Thursday, August 23, 2007
This morning, I received a picture of Lauryn Hill taken at a concert in Brooklyn, NY. It was a very unflattering comparison between Ms. Hill and Homey the Clown. Unfortunately, there was no denying the comparison.
This afternoon, I posed a question to STO. "Am I the only black person that finds Lauryn Hill's sanctimony just a little irritating?" I was then asked to elaborate because, well, it's Steve, and you can't pose a question like that without it requiring some elaboration. But since I'm me, I am very good about conveying genuine emotion, be it love, hate, or irritation. What I am not so good at, is giving the details as to why. At least, not all the time. It is easy to explain why I hate liver, or why I love my friends. To explain an irritation with someone you love is a much more daunting task.
On more than one occasion, I've found myself in the midst of the debate on whether or not she is a musical genius, or if that was an invalid theory because she only has one solo album to her credit. So last night, I sat down and listened, really listened, to "The Miseducation of Lauryn Hill." Not only did every cut resonate me, but some made me misty. Twice, I closed my eyes and was transported to "then." To accomplish that is genius.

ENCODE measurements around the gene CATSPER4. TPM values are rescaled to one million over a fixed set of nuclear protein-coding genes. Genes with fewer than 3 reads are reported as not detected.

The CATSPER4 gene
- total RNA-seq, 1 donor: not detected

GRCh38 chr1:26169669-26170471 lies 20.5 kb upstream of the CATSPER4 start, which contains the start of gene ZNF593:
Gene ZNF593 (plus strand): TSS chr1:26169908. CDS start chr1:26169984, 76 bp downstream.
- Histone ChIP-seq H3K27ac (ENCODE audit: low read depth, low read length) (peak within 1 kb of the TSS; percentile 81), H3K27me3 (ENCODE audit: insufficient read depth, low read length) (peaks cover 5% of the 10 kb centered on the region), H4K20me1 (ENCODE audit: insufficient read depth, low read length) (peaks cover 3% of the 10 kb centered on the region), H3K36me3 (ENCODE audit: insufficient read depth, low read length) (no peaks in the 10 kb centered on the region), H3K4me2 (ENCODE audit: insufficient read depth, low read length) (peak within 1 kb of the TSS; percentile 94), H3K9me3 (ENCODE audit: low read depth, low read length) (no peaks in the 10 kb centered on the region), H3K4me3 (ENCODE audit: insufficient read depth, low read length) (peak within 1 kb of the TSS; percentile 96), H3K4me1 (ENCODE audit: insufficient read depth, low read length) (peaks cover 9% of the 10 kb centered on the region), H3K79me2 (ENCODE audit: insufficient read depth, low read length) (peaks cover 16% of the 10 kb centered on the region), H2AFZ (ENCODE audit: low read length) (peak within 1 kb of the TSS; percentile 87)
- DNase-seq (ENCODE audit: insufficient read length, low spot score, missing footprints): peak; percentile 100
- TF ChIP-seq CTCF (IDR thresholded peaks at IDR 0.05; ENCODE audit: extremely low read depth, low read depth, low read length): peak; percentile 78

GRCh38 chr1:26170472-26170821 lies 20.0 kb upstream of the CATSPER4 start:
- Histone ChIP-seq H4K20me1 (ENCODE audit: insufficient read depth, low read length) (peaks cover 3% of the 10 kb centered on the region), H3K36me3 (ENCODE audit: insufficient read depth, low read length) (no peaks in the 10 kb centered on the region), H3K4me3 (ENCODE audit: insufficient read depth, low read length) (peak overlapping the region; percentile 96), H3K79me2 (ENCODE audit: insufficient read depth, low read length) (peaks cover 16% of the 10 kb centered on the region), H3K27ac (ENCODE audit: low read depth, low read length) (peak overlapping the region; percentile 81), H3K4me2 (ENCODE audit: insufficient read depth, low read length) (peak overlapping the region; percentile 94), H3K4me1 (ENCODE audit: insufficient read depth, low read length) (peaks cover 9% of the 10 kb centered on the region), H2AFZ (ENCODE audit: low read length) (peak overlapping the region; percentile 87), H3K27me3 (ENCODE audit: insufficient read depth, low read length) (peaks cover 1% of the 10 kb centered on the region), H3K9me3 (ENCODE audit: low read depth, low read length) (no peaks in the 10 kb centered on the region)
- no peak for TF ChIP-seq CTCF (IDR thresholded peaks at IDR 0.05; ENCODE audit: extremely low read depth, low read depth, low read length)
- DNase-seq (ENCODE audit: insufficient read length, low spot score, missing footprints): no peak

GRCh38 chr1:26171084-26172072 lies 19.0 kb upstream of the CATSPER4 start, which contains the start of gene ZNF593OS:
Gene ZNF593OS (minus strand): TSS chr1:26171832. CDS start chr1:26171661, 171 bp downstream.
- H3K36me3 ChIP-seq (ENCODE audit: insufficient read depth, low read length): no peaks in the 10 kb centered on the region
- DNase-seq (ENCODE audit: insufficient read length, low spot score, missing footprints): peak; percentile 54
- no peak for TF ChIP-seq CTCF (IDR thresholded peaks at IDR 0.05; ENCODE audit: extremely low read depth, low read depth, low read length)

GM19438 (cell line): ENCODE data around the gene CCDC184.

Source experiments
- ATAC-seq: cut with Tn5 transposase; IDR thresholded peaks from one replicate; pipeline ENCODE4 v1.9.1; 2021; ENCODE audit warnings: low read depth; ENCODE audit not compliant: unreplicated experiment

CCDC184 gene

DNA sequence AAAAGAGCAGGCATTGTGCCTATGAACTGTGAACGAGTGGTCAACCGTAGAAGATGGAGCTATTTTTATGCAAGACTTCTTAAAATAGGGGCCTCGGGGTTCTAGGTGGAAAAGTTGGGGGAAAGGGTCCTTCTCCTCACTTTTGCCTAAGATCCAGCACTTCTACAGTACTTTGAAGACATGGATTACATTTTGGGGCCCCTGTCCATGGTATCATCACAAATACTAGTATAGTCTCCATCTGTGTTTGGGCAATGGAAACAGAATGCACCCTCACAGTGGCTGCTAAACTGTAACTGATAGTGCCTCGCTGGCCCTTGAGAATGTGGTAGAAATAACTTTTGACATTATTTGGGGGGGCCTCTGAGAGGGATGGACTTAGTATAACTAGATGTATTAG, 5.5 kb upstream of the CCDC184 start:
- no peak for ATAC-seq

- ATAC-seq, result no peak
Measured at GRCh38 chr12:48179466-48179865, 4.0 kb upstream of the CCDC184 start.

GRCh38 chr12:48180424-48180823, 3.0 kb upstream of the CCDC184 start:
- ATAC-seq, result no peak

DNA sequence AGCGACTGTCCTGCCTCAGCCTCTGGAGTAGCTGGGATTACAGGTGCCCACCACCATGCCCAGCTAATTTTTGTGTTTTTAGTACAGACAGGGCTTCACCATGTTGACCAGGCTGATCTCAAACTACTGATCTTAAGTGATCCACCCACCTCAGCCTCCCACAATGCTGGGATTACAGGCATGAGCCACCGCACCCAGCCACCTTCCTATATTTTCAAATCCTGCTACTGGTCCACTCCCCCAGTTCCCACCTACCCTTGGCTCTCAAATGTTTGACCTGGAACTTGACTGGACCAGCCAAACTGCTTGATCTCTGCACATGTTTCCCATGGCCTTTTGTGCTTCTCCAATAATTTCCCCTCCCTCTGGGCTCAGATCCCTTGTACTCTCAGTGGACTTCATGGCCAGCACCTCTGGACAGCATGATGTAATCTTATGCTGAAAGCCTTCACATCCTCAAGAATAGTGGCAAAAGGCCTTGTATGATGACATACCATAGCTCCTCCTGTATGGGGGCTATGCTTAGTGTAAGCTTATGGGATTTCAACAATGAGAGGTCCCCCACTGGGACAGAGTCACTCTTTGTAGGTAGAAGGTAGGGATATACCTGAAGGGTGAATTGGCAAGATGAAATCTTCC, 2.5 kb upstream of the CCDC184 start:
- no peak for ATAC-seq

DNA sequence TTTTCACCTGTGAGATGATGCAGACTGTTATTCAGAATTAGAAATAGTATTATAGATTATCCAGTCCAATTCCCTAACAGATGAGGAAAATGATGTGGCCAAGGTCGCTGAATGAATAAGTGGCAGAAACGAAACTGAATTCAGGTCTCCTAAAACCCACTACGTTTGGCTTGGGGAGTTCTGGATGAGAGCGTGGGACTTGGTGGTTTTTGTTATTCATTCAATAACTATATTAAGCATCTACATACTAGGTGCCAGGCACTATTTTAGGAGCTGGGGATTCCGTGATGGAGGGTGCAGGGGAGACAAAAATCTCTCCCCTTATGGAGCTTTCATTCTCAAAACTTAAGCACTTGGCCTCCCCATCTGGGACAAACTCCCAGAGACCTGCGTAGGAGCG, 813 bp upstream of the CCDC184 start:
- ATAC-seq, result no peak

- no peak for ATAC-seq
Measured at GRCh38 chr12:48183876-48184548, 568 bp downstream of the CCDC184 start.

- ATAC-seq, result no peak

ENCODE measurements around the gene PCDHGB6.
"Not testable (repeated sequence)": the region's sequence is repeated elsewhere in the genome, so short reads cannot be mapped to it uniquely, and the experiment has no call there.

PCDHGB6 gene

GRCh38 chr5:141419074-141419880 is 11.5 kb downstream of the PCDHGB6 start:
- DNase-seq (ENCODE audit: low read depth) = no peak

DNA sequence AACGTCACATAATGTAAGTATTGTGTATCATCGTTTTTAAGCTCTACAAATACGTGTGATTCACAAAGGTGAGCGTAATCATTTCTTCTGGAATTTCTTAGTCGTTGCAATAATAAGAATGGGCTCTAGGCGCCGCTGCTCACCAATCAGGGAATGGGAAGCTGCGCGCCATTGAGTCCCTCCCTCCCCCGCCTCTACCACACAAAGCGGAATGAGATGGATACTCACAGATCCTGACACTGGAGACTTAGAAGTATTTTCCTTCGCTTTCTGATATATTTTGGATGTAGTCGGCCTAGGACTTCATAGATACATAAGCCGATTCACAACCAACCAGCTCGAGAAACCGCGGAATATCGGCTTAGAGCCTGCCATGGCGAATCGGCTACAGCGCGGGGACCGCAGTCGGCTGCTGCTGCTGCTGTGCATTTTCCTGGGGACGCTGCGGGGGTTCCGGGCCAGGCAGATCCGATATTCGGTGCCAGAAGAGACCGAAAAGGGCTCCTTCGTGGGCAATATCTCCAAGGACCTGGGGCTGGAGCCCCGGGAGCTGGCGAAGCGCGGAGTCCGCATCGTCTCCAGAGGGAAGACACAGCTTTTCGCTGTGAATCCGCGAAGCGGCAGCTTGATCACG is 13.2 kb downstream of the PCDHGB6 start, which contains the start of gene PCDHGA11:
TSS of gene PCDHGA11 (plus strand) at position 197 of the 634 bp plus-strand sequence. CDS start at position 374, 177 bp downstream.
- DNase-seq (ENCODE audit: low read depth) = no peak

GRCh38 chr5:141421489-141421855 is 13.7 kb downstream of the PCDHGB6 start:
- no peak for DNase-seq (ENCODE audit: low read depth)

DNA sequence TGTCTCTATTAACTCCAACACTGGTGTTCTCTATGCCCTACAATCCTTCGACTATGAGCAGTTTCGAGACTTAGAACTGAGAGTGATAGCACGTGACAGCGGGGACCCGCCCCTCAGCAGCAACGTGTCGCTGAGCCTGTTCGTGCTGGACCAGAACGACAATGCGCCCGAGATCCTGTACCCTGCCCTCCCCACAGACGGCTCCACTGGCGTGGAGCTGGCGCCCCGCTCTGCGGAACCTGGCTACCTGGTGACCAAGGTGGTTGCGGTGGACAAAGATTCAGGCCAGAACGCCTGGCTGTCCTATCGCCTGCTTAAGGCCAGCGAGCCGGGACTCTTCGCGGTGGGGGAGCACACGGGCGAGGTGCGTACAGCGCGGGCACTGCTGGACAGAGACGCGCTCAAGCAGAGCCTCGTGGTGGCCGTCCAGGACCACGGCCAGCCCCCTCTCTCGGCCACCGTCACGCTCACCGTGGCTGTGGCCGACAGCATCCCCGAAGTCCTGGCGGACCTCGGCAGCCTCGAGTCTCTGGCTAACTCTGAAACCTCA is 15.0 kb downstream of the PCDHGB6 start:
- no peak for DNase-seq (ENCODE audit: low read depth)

But this new Lauryn, I don't dig at all. And it has nothing to do with her wacked out clothes, or her "different" music, or any of the other things people pick at like scabs. It's her. Lauryn was always beautiful to me. What made her such wasn't the way she wore her hair, or her ability to spit some of the illest verses ever uttered (period - I will not use the "by a female qualifier"). It was the light she had in her eyes because she was doing and saying something that came from her heart. You got the feeling that she was sharing an experience with you.
Not so with new Lauryn. Now, you get the sense that she's not sure we will understand or be interested in her experience, so she placates us with what she thinks we want. Unfortunately, we want her creativity. I would rather she shaved her head, played the cowbell and celebrated it than furnish us with the musical equivalent of a pity screw.
The going opinion is that she alienates her fans, but I believe that's only a by-product of her being alienated from herself. She is still at odds with where she's going and where she's been. She doesn't seem to realize that she is timeless; an entity altogether classic and and ceaselessly relevant.